Loaves give rise to good behavior

Discipline: A diet of flavorless, foul-smelling `bread' helps keep unruly inmates in line.

March 25, 2002|By Laura Barnhardt | Laura Barnhardt,SUN STAFF

Take a handful of dehydrated potato flakes. Mix with a quarter-pound of finely grated imitation cheese. Fold in 8 ounces of powdered skim milk, some raisins, raw carrots and tomato paste, add six slices of whole wheat bread, 2 cups of Great Northern beans and a can of spinach.

Knead it into the shape of a meatloaf and bake it. Forty-five minutes later, you've got a "special management meal" - one of the latest tools used by Maryland's prison wardens to keep inmates in line.

As brown and grainy as a bran muffin, the loaf tastes vaguely like the inside of a lima bean - but with less flavor.

"It smells kind of foul," says Michael N. Jackson, a Supermax inmate whose misbehavior has caused him to be put on the bread diet twice. "The first few days are the worst. I can't even describe it. It's awful."

That's the point, says Thomas R. Corcoran, warden of the Maryland Correctional Adjustment Center in Baltimore, known as Supermax. His prison has been a sort of test kitchen for what inmates call simply "the loaf" - served as breakfast, lunch and dinner to prisoners who run afoul of the rules.

"It's not supposed to gag anyone," Corcoran says, "but it's not supposed to be appealing either."

First used two years ago at Supermax, the recipe has in the past year been shared with wardens of maximum-security prisons across Maryland.

The loaf is reserved for the most unruly inmates, those who have not responded to being cut off from the Little Debbie snack cakes in the commissary.

Corcoran says he became worried after receiving a letter from an inmate who said he loved the bread. He rushed to the prison kitchen, concerned that the staff might be using the wrong recipe.

"I tasted it again," Corcoran said, smiling. "He got me."

Still, while describing how the meals are used, the warden didn't hesitate to spoon himself a sample.

"It's just bland," he said, swallowing. "I wouldn't want to eat it for three days, though. Then again, I like chicken, but I wouldn't want to eat it three days in a row either."

Prisoners must wash it down by scooping handfuls of water from the taps of the sinks in their cells. Cups and serving trays are considered a privilege in these circumstances.

Maryland is not the first state to use this modern variation on the medieval bread-and-water diet for prisoners. In various forms, they've been baked in prisons across the country for decades.

In California, inmates call it the "brick." In other places it's known as "Nutraloaf."

In Pennsylvania prisons, the "breakfast loaf" contains prunes, eggs, toast, hash browns, bacon and orange juice. And in Texas, misbehaving inmates are given "food loaf," a breadlike substance made up of the previous day's leftovers.

Maryland's Division of Correction approved the loaves for statewide use about a year ago, but only after tests determined that they were nutritionally complete.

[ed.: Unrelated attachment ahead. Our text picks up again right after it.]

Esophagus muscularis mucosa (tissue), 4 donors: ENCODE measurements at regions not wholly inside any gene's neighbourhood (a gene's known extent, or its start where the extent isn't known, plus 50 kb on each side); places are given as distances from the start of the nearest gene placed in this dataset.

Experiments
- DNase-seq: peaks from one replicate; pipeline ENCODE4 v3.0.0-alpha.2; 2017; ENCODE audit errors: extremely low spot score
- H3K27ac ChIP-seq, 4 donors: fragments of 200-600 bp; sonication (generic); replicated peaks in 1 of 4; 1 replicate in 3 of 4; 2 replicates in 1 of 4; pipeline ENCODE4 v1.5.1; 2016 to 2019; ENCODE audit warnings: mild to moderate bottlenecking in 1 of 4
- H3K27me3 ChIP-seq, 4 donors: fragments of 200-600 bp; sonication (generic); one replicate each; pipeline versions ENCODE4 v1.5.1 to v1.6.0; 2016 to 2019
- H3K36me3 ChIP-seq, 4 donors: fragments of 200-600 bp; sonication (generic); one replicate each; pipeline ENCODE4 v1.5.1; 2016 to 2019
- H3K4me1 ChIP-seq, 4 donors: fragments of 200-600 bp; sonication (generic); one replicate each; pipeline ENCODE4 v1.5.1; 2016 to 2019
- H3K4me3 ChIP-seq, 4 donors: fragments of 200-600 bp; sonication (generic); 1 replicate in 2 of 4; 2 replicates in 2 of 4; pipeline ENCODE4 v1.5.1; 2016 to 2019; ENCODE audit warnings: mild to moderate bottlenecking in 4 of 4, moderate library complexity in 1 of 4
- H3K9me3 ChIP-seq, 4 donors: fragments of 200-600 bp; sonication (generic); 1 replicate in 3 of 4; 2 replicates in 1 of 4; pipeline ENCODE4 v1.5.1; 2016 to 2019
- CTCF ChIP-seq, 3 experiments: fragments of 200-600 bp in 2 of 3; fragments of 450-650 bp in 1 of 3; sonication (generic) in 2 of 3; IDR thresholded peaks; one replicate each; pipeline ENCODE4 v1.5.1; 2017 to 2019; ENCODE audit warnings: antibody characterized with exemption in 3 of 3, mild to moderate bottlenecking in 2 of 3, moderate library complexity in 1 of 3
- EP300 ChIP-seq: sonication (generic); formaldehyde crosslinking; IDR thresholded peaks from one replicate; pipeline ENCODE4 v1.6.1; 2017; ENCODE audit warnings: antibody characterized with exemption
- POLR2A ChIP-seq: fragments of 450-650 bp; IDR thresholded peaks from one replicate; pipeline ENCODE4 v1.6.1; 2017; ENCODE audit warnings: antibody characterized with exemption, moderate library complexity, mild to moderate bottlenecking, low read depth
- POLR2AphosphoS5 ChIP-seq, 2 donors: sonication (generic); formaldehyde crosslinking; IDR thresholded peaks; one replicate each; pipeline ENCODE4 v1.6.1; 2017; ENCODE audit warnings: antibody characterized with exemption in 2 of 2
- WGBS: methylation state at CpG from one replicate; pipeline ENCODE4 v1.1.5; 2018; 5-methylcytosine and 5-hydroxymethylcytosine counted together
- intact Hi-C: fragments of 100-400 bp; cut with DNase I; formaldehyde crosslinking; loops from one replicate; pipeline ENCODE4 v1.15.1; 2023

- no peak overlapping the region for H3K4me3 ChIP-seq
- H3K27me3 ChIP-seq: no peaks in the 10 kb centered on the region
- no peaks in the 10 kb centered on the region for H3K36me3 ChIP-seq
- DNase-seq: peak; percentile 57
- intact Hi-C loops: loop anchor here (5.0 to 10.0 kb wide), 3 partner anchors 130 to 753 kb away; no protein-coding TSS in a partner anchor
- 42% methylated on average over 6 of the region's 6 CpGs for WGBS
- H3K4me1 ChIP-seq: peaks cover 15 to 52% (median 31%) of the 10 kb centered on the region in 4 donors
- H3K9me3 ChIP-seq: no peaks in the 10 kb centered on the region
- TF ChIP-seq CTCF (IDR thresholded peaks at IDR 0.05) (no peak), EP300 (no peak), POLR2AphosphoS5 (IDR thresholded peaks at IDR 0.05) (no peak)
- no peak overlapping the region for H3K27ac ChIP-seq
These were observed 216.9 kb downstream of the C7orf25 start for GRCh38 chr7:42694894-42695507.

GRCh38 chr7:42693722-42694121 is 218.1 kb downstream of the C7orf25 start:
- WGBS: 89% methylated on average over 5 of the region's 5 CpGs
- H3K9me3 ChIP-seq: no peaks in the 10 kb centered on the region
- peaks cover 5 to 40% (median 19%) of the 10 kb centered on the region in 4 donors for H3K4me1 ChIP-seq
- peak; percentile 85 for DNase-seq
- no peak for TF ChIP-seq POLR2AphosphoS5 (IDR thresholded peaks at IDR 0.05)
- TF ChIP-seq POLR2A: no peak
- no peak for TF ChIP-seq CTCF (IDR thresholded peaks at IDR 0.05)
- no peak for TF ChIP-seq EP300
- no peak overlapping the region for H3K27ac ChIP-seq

The 1-pound loaves are low in fat and cholesterol, and meet or exceed daily requirements for calcium, vitamin C, iron and other essential vitamins and nutrients, says Richard G. West, director of food services for the Department of Public Safety and Correctional Services.

"The ingredients are things you'd find in a well-balanced diet," West says.

Inmates are evaluated by prison medical and psychological staff while on the special diet, correctional officials say.

For most prisoners, the bread is perfectly healthy, DOC officials say. For diabetic inmates who need to eat more than three times a day, prison officials created the "snack loaf" - half the regular portion, served between meals.

Officials say the loaves have been prescribed dozens of times in the past year at six maximum- security facilities. They say statistics show that once the bread is added to a disciplinary menu, the staff doesn't need to serve it a lot.

"It's an immediate response" to dangerous inmate behavior, says Supermax security chief James Smith, who says correctional officers are authorized to place inmates on the meals for assaulting staff among other infractions.

"It's about empowering your staff," Corcoran says. "If they feel they don't have the tools to deal with these inmates, they come up with ways of their own. We need effective tools ... that are legal."

But some prisoners say they don't really mind the bread.

"Some of the inmates have to portray their macho image," said Lt. Tyrone Crowder, a veteran supervisor at Supermax. "Some actually say, `I like the loaf.' But those same inmates then write letters asking to get off it."

Special Management meal

6 slices whole wheat bread, finely chopped

4 ounces imitation cheese, finely grated

4 ounces raw carrots, finely grated

12 ounces spinch, canned, drained

4 ounces seedless raisins

2 cups Great Northern Beans, cooked and drained

4 tablespoons vegetable oil

6 ounces tomato paste

8 ounces milk, powdered nonfat/skim, instant dried

6 ounces potatoe flakes dehydrated

Mix all the ingredients together in a 12-quart mixing bowl. Make sure all wet items are drained. Mix until stiff, just moist enough to spread. Form three loaves in glazed bread pans. Place loaf pans in the oven on a sheet pan filled with water, to keep the bottom of the loaves from burning. Bake at 325 degrees in a convection oven for approximately 45 minues. The loaf will start to pull away from the sides of the bread pan when done.


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